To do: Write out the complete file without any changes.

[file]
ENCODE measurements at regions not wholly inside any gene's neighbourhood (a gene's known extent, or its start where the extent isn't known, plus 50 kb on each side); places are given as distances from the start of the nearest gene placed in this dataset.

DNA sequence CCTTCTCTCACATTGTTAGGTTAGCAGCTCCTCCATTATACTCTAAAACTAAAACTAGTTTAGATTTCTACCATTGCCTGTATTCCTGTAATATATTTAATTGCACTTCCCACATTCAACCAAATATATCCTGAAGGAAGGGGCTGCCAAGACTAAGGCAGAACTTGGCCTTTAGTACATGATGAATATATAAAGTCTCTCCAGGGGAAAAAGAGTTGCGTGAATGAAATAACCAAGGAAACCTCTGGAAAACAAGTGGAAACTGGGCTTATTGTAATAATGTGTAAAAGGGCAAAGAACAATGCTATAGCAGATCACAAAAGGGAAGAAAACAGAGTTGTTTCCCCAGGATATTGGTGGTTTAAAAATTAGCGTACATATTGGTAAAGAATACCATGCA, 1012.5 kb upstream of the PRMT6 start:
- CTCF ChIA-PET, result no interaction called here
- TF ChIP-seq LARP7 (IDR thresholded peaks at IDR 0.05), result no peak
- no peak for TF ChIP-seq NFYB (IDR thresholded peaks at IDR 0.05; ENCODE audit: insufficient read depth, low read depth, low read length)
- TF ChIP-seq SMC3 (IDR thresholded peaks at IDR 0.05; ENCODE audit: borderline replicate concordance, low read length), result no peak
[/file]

ENCODE measurements at regions not wholly inside any gene's neighbourhood (a gene's known extent, or its start where the extent isn't known, plus 50 kb on each side); places are given as distances from the start of the nearest gene placed in this dataset.

DNA sequence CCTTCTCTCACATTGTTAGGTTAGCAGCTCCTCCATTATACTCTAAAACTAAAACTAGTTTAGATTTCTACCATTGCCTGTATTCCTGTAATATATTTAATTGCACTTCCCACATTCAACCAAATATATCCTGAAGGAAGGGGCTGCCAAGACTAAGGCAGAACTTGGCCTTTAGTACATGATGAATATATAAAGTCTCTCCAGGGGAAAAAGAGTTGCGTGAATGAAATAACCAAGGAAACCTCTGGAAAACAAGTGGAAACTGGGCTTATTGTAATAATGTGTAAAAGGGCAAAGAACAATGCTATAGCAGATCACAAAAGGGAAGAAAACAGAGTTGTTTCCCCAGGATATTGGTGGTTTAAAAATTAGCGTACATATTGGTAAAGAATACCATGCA, 1012.5 kb upstream of the PRMT6 start:
- CTCF ChIA-PET, result no interaction called here
- TF ChIP-seq LARP7 (IDR thresholded peaks at IDR 0.05), result no peak
- no peak for TF ChIP-seq NFYB (IDR thresholded peaks at IDR 0.05; ENCODE audit: insufficient read depth, low read depth, low read length)
- TF ChIP-seq SMC3 (IDR thresholded peaks at IDR 0.05; ENCODE audit: borderline replicate concordance, low read length), result no peak